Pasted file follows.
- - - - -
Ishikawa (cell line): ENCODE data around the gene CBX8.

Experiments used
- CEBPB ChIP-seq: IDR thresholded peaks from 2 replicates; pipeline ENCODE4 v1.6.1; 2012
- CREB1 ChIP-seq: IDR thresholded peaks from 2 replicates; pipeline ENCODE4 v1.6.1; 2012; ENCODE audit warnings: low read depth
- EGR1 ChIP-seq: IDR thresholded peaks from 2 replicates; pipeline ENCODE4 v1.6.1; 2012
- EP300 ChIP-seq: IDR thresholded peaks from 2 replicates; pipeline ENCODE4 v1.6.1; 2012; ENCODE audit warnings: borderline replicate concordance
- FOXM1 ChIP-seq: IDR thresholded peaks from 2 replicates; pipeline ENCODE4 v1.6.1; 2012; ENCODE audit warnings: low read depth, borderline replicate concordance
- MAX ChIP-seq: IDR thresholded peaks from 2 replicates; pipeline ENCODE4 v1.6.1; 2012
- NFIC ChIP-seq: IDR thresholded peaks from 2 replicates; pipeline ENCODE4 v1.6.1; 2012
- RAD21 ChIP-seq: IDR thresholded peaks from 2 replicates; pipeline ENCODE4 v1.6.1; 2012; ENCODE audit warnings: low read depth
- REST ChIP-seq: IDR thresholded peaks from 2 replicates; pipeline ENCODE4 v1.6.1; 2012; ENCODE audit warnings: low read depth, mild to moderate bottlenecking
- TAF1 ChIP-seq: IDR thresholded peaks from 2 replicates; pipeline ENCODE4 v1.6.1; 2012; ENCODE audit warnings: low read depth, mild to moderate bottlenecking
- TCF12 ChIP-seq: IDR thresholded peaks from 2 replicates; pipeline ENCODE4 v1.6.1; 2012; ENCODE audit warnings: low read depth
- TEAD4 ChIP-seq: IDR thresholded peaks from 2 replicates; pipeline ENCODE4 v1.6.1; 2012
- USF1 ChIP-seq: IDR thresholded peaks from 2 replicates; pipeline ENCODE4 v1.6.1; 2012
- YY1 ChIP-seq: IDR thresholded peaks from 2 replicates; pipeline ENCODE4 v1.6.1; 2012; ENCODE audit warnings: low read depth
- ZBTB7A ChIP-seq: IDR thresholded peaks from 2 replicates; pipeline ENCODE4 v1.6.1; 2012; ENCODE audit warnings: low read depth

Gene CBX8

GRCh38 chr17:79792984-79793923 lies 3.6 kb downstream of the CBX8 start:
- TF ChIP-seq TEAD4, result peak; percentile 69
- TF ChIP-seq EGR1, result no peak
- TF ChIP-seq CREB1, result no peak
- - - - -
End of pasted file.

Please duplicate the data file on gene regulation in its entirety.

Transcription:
Ishikawa (cell line): ENCODE data around the gene CBX8.

Experiments used
- CEBPB ChIP-seq: IDR thresholded peaks from 2 replicates; pipeline ENCODE4 v1.6.1; 2012
- CREB1 ChIP-seq: IDR thresholded peaks from 2 replicates; pipeline ENCODE4 v1.6.1; 2012; ENCODE audit warnings: low read depth
- EGR1 ChIP-seq: IDR thresholded peaks from 2 replicates; pipeline ENCODE4 v1.6.1; 2012
- EP300 ChIP-seq: IDR thresholded peaks from 2 replicates; pipeline ENCODE4 v1.6.1; 2012; ENCODE audit warnings: borderline replicate concordance
- FOXM1 ChIP-seq: IDR thresholded peaks from 2 replicates; pipeline ENCODE4 v1.6.1; 2012; ENCODE audit warnings: low read depth, borderline replicate concordance
- MAX ChIP-seq: IDR thresholded peaks from 2 replicates; pipeline ENCODE4 v1.6.1; 2012
- NFIC ChIP-seq: IDR thresholded peaks from 2 replicates; pipeline ENCODE4 v1.6.1; 2012
- RAD21 ChIP-seq: IDR thresholded peaks from 2 replicates; pipeline ENCODE4 v1.6.1; 2012; ENCODE audit warnings: low read depth
- REST ChIP-seq: IDR thresholded peaks from 2 replicates; pipeline ENCODE4 v1.6.1; 2012; ENCODE audit warnings: low read depth, mild to moderate bottlenecking
- TAF1 ChIP-seq: IDR thresholded peaks from 2 replicates; pipeline ENCODE4 v1.6.1; 2012; ENCODE audit warnings: low read depth, mild to moderate bottlenecking
- TCF12 ChIP-seq: IDR thresholded peaks from 2 replicates; pipeline ENCODE4 v1.6.1; 2012; ENCODE audit warnings: low read depth
- TEAD4 ChIP-seq: IDR thresholded peaks from 2 replicates; pipeline ENCODE4 v1.6.1; 2012
- USF1 ChIP-seq: IDR thresholded peaks from 2 replicates; pipeline ENCODE4 v1.6.1; 2012
- YY1 ChIP-seq: IDR thresholded peaks from 2 replicates; pipeline ENCODE4 v1.6.1; 2012; ENCODE audit warnings: low read depth
- ZBTB7A ChIP-seq: IDR thresholded peaks from 2 replicates; pipeline ENCODE4 v1.6.1; 2012; ENCODE audit warnings: low read depth

Gene CBX8

GRCh38 chr17:79792984-79793923 lies 3.6 kb downstream of the CBX8 start:
- TF ChIP-seq TEAD4, result peak; percentile 69
- TF ChIP-seq EGR1, result no peak
- TF ChIP-seq CREB1, result no peak